October 1, 2014

Dish Network Named Worst Company to Work for in U.S.

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What your employees think about you and your company is important. If you don’t think so, just read the story that follows. Your employees serve as brand emissaries, communicating the values of your company to your customers, and that message can affect the way your brand is perceived. If customers don’t believe in you or your company, it will show, one way or the other. What your employees feel about your company is on you, too, so be sure to take responsibility for the value you create for them.

Worst Practices

Dish it out. This is the kind of brand recognition your company doesn’t want. The method that the website 24/7 Wall St.com used to  pick the worst company to work for in America isn’t very scientific, but as the stories of employees and former employees show, there is more than enough evidence of discontent. The complaints of the disgruntled may not mean much to some, but don’t ignore the possibility that these underlying attitudes are affecting service and quality. Bloomberg Businessweek

Don’t go to the dark side. We’ve all been tempted to point fingers when mistakes happen, but business coach Bernd Geropp warns against creating a culture of fear where employees are more likely to hide mistakes than share them with you. If this is the environment you have created, you should understand it will hurt much more than just morale. Also, if mistakes persist, you must consider your own leadership to determine whether your decisions are part of the problem. More Leadership, Less Management

Hire Right

In a fog about hiring. When hiring employees for your business, don’t use the mirror test. Entrepreneur and blogger Tom Watson describes this as the approach of sticking a mirror under an applicant’s nose to find out if they are still breathing. If they fog up the mirror, hire them quickly, before someone else snatches them away from you. Unfortunately, this approach will only lead to trouble down the road. Focus instead on hiring the right people for your company, and save yourself management headaches in the future. Cleaning 4 Profit

Be an interviewing super star. To hire the right people, you must realize that the interviewing process is much more than a chore to squeeze in between other important tasks in your day. Interviewing will allow you to hire the perfect employee for your company, adding value to your business while relieving you or another employee of tasks that are keeping you from growing. Karen Axelton has some suggestions to help you hire the best. Grow Smart Biz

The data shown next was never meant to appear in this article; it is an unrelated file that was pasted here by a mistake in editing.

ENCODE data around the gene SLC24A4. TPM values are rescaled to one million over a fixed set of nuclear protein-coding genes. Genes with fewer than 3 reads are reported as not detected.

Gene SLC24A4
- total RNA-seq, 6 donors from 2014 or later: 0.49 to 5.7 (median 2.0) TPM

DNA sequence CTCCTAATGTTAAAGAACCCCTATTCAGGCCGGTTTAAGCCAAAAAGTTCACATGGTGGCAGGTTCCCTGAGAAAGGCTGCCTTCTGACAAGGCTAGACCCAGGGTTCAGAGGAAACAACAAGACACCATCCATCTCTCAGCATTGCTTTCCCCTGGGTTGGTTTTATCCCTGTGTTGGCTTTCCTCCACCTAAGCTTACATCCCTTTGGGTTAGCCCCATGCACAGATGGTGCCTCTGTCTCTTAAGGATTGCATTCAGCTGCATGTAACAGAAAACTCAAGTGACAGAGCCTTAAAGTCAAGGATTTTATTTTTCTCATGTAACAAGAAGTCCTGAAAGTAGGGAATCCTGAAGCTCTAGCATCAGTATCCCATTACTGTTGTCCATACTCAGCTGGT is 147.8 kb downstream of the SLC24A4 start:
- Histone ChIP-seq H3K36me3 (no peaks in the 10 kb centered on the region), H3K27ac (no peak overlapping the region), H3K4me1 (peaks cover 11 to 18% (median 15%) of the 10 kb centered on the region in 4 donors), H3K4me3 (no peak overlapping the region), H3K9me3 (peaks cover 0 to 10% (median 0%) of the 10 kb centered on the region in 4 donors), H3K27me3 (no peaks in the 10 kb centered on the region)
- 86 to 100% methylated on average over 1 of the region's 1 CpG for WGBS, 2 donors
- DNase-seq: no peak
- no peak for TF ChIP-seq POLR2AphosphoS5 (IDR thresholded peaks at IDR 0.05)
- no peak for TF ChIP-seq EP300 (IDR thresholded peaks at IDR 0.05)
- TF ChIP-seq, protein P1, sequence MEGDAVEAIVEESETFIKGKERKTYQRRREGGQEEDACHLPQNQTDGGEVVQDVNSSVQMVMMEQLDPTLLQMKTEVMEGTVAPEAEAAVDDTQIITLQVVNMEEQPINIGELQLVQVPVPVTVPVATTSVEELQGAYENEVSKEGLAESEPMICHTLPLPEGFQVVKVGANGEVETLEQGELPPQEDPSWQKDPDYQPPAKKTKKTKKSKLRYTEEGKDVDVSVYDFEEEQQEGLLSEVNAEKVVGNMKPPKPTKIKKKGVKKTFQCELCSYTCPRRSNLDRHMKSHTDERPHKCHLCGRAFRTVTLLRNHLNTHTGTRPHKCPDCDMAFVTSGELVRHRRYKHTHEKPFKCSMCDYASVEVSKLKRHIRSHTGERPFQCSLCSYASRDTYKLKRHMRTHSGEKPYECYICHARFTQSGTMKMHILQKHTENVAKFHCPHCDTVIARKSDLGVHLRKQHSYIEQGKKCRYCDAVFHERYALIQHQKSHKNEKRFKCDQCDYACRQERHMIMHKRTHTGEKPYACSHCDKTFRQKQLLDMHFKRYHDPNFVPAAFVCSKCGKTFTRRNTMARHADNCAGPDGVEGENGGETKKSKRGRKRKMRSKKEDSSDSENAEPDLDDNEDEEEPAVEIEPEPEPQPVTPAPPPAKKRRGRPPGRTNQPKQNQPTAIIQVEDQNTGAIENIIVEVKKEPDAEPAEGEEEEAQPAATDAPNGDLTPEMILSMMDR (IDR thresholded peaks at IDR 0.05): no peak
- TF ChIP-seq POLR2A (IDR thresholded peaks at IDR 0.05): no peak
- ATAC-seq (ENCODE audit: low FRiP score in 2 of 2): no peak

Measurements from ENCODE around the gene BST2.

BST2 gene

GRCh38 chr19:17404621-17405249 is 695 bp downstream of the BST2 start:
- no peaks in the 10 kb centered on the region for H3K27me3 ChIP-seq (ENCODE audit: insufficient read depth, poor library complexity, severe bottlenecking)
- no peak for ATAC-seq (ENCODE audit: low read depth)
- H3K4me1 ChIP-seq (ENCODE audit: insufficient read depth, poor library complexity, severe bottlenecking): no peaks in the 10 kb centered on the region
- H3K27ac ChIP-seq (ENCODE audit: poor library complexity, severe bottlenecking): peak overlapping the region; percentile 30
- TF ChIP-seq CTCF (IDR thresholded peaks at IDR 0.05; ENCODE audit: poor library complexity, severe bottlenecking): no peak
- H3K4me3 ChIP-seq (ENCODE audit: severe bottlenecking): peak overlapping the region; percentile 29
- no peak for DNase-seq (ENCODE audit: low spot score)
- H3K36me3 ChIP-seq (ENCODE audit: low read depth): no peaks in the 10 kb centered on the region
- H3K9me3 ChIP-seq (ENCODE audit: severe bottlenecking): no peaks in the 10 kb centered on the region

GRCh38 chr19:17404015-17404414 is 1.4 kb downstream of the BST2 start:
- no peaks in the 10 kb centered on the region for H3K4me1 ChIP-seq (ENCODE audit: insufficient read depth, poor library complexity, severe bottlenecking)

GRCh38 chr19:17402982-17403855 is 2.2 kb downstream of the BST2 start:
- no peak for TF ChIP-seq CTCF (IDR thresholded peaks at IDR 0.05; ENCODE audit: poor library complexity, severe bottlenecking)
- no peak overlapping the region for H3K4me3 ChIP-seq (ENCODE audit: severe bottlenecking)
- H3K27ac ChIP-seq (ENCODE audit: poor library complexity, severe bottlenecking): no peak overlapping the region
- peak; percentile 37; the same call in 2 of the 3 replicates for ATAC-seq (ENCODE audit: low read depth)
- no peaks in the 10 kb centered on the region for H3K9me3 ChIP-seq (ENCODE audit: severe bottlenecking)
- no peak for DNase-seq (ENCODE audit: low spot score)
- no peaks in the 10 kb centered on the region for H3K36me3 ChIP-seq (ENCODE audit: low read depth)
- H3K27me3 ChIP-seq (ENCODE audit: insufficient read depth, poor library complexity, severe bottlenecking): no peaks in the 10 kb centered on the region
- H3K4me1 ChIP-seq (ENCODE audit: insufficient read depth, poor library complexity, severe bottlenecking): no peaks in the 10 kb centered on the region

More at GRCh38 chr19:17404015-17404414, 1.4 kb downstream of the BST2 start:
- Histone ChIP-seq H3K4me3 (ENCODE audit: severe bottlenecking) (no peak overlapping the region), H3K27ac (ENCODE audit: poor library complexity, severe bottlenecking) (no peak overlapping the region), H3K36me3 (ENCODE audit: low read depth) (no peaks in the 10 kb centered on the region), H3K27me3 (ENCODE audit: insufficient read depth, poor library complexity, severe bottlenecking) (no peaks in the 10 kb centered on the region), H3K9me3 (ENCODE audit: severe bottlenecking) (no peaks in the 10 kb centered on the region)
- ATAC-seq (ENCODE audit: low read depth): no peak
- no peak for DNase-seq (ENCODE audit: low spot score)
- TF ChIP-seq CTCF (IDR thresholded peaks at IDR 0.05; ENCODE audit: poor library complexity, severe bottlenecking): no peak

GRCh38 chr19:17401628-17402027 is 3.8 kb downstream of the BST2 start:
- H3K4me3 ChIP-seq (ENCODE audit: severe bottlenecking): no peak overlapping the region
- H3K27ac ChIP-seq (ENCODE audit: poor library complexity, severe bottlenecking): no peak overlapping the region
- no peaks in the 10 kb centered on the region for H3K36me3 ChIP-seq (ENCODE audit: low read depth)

The wonders of management. Hiring a great manager is critical, especially for a small startup business, so understandably you don’t want to go through the whole process only to discover you’ve hired someone like Michael Scott from the popular TV show, The Office. Fortunately, there are some simple things to look for in a good manager, especially if you have the opportunity to observe their work habits ahead of time. Here are some qualities to consider in your search from startup adviser Martin Zwilling.  Startup Professionals Musings

Watch the Subtleties

Time for new talent. There comes a time in every business when new talent is needed. You should recognize this transition can be difficult for staff members and managers who may have played a much broader role when getting your company started. You will need these employees to help and support your new talent while adjusting to new or redefined roles. And you must avoid making them feel as if they are being replaced in the process. Business adviser Ian Smith has some suggestions to ease the transition. The Smith Report

Talkin’ ’bout your generation. It’s difficult enough to communicate with employees, but communicating to a multi-generational group is even more challenging. Often how those employees react to you depends upon their experiences and the generation to which they belong. It’s important to consider some of the differences between your employees based on age and experience. Make sure you are making your true meaning known. Moats Kennedy Inc.

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